UCSB Science Line
Sponge Spicules Nerve Cells Galaxy Abalone Shell Nickel Succinate X-ray Lens Lupine
UCSB Science Line
How it Works
Ask a Question
Search Topics
Our Scientists
Science Links
Contact Information
What type of bridge is built the most? Which design is the strongest? How are they tested? What materials are the strongest? How much planning goes into the design? How often are bridges checked? How are different bridge designs selected?
Question Date: 2007-12-15
Answer 1:

Arches, or so I would guess, are the strongest designs. How are they tested?Good question. I'm sure that they are tested by subjecting them to carrying weights such as they would be expected to carry. Thereafter, they are rated as being able to carry that weight. Of course, this is just the largest weight that they are known to be able to carry; they can probably carry larger weights, but this is dangerous because it is not known where the point of failure will be.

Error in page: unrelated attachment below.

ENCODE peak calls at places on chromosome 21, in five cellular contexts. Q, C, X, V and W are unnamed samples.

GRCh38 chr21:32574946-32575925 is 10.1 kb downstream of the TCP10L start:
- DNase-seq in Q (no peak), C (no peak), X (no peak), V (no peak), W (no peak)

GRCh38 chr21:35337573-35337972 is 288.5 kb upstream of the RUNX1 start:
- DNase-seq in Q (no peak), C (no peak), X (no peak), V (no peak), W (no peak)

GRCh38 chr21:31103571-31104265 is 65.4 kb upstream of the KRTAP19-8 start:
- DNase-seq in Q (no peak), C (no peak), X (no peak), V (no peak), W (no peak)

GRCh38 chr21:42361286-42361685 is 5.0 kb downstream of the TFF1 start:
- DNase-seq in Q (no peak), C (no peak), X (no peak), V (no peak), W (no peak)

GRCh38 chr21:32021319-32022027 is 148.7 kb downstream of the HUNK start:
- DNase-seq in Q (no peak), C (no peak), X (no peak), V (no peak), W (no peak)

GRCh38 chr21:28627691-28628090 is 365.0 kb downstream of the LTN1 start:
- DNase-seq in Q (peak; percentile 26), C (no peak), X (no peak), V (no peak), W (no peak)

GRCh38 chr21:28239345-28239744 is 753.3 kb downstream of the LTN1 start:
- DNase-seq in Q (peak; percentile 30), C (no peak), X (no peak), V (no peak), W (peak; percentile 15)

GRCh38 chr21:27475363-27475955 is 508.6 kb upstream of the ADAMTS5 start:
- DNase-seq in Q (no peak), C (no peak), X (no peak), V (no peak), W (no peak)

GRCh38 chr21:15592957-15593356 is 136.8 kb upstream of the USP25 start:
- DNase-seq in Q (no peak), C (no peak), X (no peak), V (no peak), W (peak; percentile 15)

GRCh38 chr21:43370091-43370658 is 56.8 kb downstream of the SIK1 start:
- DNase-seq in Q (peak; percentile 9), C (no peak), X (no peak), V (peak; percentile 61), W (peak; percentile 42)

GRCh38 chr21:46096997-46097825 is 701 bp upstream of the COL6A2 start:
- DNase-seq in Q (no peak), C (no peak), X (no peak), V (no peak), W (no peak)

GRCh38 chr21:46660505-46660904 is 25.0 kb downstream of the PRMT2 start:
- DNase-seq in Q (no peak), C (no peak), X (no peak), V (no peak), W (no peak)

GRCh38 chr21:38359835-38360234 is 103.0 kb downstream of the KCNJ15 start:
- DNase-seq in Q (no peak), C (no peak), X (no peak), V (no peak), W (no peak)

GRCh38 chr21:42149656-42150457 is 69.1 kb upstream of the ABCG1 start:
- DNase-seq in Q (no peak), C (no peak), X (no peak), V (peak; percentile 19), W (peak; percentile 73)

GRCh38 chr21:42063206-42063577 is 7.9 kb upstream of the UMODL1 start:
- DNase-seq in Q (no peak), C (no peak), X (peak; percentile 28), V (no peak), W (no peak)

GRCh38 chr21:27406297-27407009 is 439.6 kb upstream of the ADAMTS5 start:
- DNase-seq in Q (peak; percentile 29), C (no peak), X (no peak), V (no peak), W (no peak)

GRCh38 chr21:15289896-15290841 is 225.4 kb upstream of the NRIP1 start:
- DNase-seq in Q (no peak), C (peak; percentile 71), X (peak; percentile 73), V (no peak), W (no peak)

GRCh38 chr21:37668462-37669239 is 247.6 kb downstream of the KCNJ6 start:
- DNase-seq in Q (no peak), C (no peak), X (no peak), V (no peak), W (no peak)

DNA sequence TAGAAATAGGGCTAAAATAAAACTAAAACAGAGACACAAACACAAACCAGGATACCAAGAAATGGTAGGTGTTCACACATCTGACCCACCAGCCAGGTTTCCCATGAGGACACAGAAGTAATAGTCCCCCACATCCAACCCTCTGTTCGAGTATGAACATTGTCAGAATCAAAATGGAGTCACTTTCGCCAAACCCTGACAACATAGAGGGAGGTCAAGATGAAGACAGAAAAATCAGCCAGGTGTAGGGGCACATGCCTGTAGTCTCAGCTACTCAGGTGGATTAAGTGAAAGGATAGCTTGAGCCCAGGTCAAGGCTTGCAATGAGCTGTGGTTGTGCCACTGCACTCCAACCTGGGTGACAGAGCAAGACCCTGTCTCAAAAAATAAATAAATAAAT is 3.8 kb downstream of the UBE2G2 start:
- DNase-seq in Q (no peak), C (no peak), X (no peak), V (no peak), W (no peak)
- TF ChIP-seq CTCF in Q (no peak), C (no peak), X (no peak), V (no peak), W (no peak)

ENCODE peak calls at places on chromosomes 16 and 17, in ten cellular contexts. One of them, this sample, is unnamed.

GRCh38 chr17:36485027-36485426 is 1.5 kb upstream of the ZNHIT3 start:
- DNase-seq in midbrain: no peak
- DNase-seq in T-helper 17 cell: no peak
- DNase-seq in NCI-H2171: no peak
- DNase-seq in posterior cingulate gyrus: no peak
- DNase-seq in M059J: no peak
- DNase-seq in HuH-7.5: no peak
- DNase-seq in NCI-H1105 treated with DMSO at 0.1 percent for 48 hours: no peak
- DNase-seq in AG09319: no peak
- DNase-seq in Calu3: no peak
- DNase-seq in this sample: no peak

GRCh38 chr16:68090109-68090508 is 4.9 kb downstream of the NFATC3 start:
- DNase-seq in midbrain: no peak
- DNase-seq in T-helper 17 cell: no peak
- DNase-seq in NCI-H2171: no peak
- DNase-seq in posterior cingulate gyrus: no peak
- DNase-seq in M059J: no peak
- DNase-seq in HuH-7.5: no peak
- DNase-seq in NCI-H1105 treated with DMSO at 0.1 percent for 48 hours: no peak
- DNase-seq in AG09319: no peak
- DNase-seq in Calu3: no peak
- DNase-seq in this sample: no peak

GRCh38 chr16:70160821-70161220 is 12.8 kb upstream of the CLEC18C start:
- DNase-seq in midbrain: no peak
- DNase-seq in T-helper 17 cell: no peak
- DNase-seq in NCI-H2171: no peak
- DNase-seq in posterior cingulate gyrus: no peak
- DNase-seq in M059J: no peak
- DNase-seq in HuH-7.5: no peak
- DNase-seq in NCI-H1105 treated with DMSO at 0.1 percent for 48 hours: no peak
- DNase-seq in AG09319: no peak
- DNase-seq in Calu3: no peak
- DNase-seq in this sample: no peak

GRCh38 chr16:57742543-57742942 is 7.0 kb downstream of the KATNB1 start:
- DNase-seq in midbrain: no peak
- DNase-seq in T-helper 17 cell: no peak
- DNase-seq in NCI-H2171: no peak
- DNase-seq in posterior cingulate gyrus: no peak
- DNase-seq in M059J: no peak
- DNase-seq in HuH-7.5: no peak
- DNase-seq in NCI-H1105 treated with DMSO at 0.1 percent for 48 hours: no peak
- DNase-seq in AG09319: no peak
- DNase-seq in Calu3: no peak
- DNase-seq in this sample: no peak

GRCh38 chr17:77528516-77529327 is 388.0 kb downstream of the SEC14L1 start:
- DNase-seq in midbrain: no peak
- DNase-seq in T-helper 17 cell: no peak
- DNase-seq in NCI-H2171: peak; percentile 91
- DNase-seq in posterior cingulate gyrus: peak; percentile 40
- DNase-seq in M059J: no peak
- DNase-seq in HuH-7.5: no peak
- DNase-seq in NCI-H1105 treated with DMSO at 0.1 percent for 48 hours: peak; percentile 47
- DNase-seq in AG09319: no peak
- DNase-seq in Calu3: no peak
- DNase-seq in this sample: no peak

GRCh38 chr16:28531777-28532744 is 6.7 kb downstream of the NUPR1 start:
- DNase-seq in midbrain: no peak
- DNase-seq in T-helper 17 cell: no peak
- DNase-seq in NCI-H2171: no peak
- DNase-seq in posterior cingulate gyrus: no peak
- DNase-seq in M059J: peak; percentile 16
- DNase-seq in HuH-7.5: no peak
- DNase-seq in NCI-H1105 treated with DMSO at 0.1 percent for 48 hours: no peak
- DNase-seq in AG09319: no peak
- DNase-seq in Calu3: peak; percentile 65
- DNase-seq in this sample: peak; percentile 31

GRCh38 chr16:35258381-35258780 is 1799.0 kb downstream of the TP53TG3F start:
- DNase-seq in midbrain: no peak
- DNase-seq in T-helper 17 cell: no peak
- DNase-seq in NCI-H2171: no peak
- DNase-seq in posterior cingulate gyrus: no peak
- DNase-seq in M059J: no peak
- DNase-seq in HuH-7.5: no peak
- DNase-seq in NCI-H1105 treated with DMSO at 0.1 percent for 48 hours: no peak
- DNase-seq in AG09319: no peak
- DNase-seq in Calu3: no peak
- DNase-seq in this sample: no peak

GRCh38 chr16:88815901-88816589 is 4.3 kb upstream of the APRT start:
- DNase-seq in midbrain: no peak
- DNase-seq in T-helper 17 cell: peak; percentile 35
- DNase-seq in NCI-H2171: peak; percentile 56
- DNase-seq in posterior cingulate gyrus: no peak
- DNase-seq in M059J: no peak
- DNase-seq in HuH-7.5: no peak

The strongest materials are the Biphasic materials composed of something with great tensile strength (e.g. protein) and something with great compressional strength (e.g. a mineral) will make the strongest bridges, but so far only living organisms are able to build materials like that, and when they do they are sufficiently porous because they primary function in other ways than just to provide support (e.g. wood is used by trees to carry water through the plant, in addition to hold it up). As a result, something solid, but less structurally strong, makes for stronger bridges. Metals are a good choice,and I think that most modern bridges are made out of steel.

There goes a lot of planning into the design.

The bridges are not terribly often checked. It probably depends on the bridge.I'm sure some are never checked, except by the traffic moving over them.

Click Here to return to the search form.

University of California, Santa Barbara Materials Research Laboratory National Science Foundation
This program is co-sponsored by the National Science Foundation and UCSB School-University Partnerships
Copyright © 2020 The Regents of the University of California,
All Rights Reserved.
UCSB Terms of Use